When is a Deed of Release binding?
Generally, if a release is in the form of a deed, it will be binding on the parties, provided it is articulated in clear terms. An intention to release is a less formal form of a release, which, if drafted correctly, will also bind the parties. Usually, however, some valuable consideration from the party being released will be required.
While a Deed of Release in theory finalises the matter, sometimes the parties will negotiate a pause in conflicts, as opposed to a resolution or release of the matter.
For a Deed of Release to become effective, a company might require the officeholders to deliver business documents, records, money or property at a later meeting, as well as another registrable form of release. If only several parties sign a Deed of Release and other do not, the signatories may still be released but you should check this with your contract lawyer. Typically, this will depend on the terms of the Deed of Release.
What happens after a Deed of Release is effective?
The parties will usually discontinue any litigation or dispute resolution once the Deed of Release becomes effective. If you are concerned about the legal costs paid up to this point, or the preliminary orders that the Court has imposed on the parties already, speak with your contract lawyer. It may be that the parties will need to either insert terms into the Deed of Release that resolve these matters, or begin negotiations. The party being released will normally request an indemnity from the releasing party in the event that another future claim arises. The releasing party may also wish to reserve certain rights against the party being released, as well as any third parties.
It is common practice for the parties to a Deed of Release to keep the matters of the release private and confidential for a period of time. This might not be possible, if, say for example, one party is a publicly listed company obligated to disclose details of the release to the relevant regulatory body or market. If a party is a government body, it will normally have to report to the Parliament or relevant Ministerial officer.
Denial of Liability
This is an important clause that should always be carefully considered (and worded) by your contract lawyer. It basically stops a third party from using the Deed of Release against the alleged wrongdoer by treating it as an admission of guilt that would otherwise make them liable for a separate claim. This is a very important clause.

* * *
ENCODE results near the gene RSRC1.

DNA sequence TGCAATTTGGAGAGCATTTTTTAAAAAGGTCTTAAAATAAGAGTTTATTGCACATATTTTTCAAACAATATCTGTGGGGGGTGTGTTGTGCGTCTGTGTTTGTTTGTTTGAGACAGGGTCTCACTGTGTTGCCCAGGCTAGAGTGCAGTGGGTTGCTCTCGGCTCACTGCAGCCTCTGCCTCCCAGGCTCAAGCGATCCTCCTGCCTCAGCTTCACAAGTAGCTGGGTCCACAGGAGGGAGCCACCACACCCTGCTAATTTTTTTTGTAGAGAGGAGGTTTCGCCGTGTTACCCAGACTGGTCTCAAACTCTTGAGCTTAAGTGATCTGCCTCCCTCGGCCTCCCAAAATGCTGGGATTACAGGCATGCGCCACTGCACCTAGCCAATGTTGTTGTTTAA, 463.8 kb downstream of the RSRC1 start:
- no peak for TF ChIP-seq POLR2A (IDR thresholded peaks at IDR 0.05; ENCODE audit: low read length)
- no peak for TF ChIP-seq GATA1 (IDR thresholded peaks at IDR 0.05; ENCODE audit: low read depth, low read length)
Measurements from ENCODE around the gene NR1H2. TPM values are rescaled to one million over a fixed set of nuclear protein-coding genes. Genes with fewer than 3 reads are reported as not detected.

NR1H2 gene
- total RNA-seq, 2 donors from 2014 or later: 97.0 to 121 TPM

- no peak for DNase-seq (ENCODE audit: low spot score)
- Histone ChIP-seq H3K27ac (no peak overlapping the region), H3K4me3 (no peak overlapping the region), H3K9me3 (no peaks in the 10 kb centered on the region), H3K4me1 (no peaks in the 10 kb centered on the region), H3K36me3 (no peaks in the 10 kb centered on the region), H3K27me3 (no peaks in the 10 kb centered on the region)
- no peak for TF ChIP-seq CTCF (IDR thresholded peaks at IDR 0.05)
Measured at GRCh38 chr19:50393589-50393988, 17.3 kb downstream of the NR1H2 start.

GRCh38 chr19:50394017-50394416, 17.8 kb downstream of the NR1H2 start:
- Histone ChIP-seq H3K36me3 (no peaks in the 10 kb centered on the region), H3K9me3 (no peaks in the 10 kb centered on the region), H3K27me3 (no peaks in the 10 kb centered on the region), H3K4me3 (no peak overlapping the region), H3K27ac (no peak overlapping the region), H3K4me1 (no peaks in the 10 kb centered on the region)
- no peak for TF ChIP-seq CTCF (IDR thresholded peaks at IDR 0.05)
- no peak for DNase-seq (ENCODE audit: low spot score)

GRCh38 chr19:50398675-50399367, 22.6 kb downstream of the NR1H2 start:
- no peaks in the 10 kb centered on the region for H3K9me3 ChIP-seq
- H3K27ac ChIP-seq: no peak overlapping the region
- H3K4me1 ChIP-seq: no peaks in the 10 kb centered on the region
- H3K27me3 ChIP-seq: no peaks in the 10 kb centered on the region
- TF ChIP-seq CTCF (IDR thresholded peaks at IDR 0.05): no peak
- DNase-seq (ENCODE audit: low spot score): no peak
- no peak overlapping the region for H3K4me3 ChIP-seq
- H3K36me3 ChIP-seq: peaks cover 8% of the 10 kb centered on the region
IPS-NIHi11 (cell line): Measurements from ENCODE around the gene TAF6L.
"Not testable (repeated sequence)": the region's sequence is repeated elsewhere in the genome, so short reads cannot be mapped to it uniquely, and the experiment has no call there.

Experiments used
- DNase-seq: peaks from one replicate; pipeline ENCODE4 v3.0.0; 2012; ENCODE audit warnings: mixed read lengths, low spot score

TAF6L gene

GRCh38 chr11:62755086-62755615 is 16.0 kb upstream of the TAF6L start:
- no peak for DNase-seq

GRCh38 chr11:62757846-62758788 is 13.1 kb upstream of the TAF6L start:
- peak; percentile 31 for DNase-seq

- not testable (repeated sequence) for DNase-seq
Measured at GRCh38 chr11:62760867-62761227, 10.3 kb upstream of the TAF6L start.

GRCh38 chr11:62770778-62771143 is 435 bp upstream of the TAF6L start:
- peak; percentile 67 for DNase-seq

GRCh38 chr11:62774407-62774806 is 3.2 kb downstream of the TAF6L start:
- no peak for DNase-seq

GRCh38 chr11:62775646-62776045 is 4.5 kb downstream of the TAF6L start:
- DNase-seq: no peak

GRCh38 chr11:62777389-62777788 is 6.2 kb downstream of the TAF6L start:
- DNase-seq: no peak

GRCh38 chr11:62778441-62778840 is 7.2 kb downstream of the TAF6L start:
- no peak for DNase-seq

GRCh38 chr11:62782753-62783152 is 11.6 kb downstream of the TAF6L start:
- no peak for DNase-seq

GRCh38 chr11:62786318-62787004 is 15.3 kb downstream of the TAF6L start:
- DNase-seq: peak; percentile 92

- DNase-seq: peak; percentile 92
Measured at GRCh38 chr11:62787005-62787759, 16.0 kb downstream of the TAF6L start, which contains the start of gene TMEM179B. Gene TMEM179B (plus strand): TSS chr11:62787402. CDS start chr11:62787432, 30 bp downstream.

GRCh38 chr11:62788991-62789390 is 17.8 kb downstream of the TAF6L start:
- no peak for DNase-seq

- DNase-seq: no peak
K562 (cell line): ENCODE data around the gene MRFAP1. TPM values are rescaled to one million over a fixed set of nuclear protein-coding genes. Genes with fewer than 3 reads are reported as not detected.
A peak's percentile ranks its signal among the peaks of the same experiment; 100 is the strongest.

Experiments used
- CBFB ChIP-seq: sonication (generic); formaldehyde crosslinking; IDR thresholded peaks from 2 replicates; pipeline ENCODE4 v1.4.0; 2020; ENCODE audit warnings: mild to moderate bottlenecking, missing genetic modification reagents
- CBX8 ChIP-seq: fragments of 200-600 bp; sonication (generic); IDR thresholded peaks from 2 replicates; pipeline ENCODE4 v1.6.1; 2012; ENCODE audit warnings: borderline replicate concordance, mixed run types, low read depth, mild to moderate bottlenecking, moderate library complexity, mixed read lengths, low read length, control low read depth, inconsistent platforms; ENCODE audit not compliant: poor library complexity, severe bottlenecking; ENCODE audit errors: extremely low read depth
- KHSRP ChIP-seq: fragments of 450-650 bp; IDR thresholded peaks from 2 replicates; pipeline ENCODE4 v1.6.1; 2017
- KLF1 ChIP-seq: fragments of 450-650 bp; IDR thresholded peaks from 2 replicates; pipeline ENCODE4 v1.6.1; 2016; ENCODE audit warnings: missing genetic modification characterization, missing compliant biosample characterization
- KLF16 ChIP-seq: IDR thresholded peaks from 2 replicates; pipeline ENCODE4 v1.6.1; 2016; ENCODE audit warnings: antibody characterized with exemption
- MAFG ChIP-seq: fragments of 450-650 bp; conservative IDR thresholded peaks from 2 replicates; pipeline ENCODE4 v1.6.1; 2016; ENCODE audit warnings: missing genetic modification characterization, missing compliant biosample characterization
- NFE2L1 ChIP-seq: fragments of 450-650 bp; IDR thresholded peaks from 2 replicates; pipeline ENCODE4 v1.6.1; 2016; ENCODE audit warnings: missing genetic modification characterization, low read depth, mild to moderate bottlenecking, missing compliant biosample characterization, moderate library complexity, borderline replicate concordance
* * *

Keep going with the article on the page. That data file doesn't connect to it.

This is also a useful clause to insert in any Deed of Release, as it allows both parties to make use of the release if either party entered into proceedings relating to the matter. Either party could rely on the terms of the Deed of Release to prove or disprove an allegation.
A number of taxation questions may need to be answered in your Deed of Release. These might include:
- How are residents outside Australia to be paid? Will the party paying the injured party be liable to deduct any withholding tax?
- How are parties without an ABN to be paid? Will the paying party have tax obligations to the ATO?
- What impact will “commercial debt forgiveness” rules have, if any, on the terms of the Deed of Release?
- What are the CGT implications? Is a release considered a disposal of a capital asset?
- What are the GST implications? Typically the party releasing (receiving payment) will pay GST on this.
- What are the stamp duty implications? This depends on the circumstances of the release and should be discussed with your tax accountant and contract lawyer.
There are many important legal and tax considerations when entering into a Deed of Release or drafting a Deed of Release for your client. At LegalVision we pride ourselves on our extensive experience across a variety of commercial sectors in reviewing, drafting and advising of Deeds of Release, and how they operate in a commercial setting. For more information, and to discuss your matter with a contract lawyer, contact LegalVision on 1300 544 755. If you missed part one, you can find it here!
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